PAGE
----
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The Mechanics of Fast-Start Performance of Pike Studied Using a Mechanical Fish

[+] Author Affiliations
Chengcheng Feng, Brian R. Bonafilia, Yahya Modarres-Sadeghi

University of Massachusetts, Amherst, MA

Michael S. Triantafyllou

MIT, Cambridge, MA

Paper No. IMECE2011-65035, pp. 843-849; 7 pages
doi:10.1115/IMECE2011-65035
From:
  • ASME 2011 International Mechanical Engineering Congress and Exposition
  • Volume 2: Biomedical and Biotechnology Engineering; Nanoengineering for Medicine and Biology
  • Denver, Colorado, USA, November 11–17, 2011
  • Conference Sponsors: ASME
  • ISBN: 978-0-7918-5488-4
  • Copyright © 2011 by ASME

abstract

A northern pike (Esox lucius) is capable of achieving a maximum instantaneous acceleration of 25g, far greater than that achieved by any manmade vehicle. In order to understand the physical mechanisms behind achieving such high accelerations, we have built a mechanical fish to emulate the motion of a pike, a fast-start specialist. A live pike bends its body into either a C-shaped or an S-shaped curve and then uncoils it very quickly to send a traveling wave along its body in order to achieve high acceleration. We have designed a mechanical fish whose motion is accurately controlled by servo motors, to emulate the fast-start by bending its body to a curve from its original straight position, and then back to its straight position. Furthermore, this mechanical fish is designed to be adjustable in swimming pattern, tail shape, tail rigidity, and body rigidity, making it possible to study the influence of all of these parameters on the fast-start performance. Peak accelerations of 2.0 m/s2 and peak velocities of 0.09 m/s are measured. Although the maximum accelerations and velocities observed in our mechanical fish are smaller than those of live fish, the form of the measured acceleration signal as function of time is quite similar to that of a live fish. The hydrodynamic efficiencies are observed to be around 12%, and it is shown that the majority of the thrust is produced at the rear part of the mechanical fish — similarly to the live fish.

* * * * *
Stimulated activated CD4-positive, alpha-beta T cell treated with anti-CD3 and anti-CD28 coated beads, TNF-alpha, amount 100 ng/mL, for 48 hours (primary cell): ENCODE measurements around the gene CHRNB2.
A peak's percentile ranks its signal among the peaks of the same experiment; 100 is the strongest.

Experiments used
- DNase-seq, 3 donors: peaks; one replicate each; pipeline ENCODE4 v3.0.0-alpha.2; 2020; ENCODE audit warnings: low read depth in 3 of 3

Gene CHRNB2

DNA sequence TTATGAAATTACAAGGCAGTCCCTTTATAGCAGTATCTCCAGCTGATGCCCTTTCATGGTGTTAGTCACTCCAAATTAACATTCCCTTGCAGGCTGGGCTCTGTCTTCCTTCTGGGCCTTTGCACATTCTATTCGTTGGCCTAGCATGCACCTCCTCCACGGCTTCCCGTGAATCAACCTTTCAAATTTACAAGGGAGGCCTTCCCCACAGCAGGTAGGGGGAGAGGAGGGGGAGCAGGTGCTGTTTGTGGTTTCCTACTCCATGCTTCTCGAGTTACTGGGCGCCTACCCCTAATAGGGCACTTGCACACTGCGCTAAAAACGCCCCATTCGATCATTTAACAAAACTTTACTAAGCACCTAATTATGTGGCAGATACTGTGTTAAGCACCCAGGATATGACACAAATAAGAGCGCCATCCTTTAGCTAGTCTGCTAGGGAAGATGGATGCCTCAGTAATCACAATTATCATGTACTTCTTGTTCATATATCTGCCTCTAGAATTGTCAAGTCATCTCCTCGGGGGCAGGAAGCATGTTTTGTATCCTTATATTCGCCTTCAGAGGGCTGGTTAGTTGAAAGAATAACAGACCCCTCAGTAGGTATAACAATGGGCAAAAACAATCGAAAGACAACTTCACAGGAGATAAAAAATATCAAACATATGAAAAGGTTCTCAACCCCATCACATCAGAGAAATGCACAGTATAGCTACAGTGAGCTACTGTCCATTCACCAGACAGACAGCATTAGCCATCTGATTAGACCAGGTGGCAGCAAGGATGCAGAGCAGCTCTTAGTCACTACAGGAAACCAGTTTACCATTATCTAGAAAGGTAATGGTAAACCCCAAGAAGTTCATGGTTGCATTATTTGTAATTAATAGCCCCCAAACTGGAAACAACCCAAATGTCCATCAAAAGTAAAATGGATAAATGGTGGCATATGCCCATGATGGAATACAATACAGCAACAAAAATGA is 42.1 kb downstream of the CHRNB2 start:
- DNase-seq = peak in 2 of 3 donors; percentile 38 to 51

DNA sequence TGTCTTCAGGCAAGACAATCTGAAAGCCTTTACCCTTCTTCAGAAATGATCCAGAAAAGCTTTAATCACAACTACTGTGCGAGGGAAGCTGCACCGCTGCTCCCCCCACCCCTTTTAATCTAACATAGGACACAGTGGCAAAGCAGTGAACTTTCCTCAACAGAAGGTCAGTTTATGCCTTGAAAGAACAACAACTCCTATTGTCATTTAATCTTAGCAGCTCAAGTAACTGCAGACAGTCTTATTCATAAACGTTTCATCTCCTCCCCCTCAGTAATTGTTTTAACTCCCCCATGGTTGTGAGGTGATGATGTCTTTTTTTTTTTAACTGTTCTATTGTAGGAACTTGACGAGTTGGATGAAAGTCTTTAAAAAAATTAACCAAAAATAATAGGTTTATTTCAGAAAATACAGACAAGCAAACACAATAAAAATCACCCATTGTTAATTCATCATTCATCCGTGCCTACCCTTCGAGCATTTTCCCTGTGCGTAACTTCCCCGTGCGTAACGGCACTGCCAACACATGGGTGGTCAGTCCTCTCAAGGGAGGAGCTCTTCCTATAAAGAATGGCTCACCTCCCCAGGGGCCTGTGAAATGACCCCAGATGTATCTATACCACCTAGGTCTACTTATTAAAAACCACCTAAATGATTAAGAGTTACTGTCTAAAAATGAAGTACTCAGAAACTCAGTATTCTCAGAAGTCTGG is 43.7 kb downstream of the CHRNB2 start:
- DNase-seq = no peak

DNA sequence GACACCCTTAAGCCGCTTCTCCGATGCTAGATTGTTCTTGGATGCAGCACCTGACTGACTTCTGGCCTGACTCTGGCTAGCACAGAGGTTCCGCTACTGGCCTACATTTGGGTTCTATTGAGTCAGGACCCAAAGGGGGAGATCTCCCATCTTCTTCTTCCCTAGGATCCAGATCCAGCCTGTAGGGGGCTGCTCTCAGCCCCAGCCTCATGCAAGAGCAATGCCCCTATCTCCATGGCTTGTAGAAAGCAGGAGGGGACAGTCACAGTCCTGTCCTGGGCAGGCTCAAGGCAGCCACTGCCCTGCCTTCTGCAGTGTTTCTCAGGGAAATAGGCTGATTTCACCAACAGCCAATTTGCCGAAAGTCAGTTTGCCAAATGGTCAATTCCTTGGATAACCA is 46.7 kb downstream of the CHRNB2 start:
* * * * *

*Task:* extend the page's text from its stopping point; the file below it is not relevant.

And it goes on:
Copyright © 2011 by ASME

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